Batchelor et al., 2007; Friedman et al., 2009)
antiangiogenic treatment may actually function as an anti-GSC
therapy (Folkins et al., 2007). It is likely that anti-angiogenic
drugs might not only inhibit tumor vascularization to suppress
GBM growth, but also directly disrupt the niches for the
maintenance of GSCs, therefore weakening the “tumor roots”
or eliminating the “tumor seeds” to block further tumor
HYPOXIC RESPONSES IN GLIOBLASTOMA STEM
Hypoxia is commonly present in many types of solid tumors
including GBMs. Hypoxic condition was thought to have a
negative impact on tumor growth. However, now it has been
well recognized that hypoxia actually promotes tumor
angiogenesis, cancer invasion and therapeutic resistance
such as radioresistance in GBMs
(Jensen, 2009; Heddleston
et al., 2009)
. Moreover, recent works from our group and
others have demonstrated that hypoxic niches play critical
roles in the maintenance of cancer stem cells in tumor tissue
(Li et al., 2009; Heddleston et al., 2009; Pietras et al., 2008,
. Similarly, hypoxic niches are also involved in the
maintenance of normal stem cells. For example,
hematopoietic stem cells are maintained in hypoxic niches in bone
marrow (Parmar et al., 2007). Interestingly, hypoxia also
prevents the differentiation of neural stem cells and promotes
the maintenance of self-renewal potential of embryonic stem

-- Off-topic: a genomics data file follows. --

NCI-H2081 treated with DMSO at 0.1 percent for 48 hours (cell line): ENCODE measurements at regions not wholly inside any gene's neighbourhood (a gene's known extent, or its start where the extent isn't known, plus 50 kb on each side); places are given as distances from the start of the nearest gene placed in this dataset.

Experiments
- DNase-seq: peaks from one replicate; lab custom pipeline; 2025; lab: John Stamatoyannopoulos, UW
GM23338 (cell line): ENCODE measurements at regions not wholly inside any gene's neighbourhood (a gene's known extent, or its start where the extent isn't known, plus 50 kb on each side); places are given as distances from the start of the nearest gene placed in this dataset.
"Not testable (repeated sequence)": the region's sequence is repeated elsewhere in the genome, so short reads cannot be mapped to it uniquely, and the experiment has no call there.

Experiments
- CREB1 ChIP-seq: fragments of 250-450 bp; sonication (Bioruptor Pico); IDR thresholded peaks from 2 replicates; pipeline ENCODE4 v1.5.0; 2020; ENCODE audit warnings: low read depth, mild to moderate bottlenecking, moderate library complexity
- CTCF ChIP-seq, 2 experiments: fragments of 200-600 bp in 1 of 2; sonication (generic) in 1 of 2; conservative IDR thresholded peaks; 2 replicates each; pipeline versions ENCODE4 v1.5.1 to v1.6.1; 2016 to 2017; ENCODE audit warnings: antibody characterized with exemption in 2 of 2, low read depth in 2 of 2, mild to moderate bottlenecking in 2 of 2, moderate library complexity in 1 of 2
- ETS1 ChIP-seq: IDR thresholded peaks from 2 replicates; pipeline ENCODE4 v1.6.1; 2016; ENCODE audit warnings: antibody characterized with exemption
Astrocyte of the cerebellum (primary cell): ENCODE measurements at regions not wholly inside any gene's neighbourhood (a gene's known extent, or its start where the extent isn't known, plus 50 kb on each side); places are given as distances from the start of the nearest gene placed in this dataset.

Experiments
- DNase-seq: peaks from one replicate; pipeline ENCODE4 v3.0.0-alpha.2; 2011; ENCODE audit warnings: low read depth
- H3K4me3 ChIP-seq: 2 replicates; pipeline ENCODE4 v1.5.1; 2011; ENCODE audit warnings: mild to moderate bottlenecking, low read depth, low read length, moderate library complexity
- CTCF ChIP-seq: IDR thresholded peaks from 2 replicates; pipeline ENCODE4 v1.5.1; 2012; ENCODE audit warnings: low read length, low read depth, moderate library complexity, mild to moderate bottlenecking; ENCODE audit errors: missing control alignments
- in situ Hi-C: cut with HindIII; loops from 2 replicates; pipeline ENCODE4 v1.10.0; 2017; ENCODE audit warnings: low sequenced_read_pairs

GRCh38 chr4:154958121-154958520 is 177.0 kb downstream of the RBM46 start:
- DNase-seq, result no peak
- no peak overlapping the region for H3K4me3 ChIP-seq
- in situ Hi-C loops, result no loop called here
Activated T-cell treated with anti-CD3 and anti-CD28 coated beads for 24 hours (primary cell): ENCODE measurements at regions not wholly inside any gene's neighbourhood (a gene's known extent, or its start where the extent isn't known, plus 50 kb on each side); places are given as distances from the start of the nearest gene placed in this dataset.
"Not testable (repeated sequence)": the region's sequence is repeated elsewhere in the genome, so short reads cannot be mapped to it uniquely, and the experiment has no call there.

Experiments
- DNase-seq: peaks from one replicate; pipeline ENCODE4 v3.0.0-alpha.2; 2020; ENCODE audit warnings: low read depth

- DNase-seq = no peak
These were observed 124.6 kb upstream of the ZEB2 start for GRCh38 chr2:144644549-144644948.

(Studer et al., 2000; Marrison et al., 2000; Ezashi et
al., 2005; Santilli et al., 2010)
. In addition, restricted oxygen
concentrations have been shown to enhance the production
of induced pluripotent stem cells (iPSC)
(Yoshida et al., 2009)
GBMs frequently display areas of necrosis that occurs in
avascular and low oxygen regions. Surprisingly, necrosis
serves as a grading criterium for GBMs in clinical diagnosis.
While brain tumor stem cells have been linked to a
perivascular niche, we have found an additional enrichment
of GSCs around necrotic regions that often display hypoxic
(Li et al., 2009)
. Several groups have found that
restricted oxygen promotes a GSC phenotype
(McCord et al.,
2009; Soeda et al., 2009)
. Our group also found that restricted
oxygen conditions increase expression of GSC markers and
the indicators of self-renewal, suggesting that the state of
cancer stem cell may be plastic and that microenvironmental
conditions can promote the acquisition of a stem cell-like
(Heddleston et al., 2009, 2010)
. These studies
suggest that disrupting the microenvironment of GSCs, like
the hypoxic niches, may offer a new approach targeting GSCs
The cellular responses to hypoxia are mainly mediated
through the hypoxia inducible factors (HIFs). In response to
hypoxia, both cancer cells and normal cells undergo
significant transcription modification that leads to alterations
of cellular activities, but different cells may display varied
hypoxic responses. Recently, we demonstrated that hypoxia
responses in GSCs differ from that in non-stem cancer cells.
Hypoxia differentially induces HIF2α in GSCs but not in
nonstem GBM cancer cells, while HIF1α is induced in both GSCs
and the non-stem GBM tumor cells
(Li et al., 2009)
Furthermore, HIF2α was essential only in GSCs and was
not expressed by normal neural stem or progenitor cells,
suggesting that HIF2α may represent a specific target for
GSCs or other cancer stem cells. Under hypoxic conditions,
GSCs display a specific gene expression profile different from
that induced in the non-stem cancer cells. In addition to the
increased VEGF expression, HIF2α and several HIF2α
transcriptional targets such as Oct4, Glut1 and Serpin B9
are specifically upregulated in GSCs under hypoxia
(Li et al.,
. GSCs display high levels of HIF2α under oxygen
concentration as high as 5% that is within the physiologic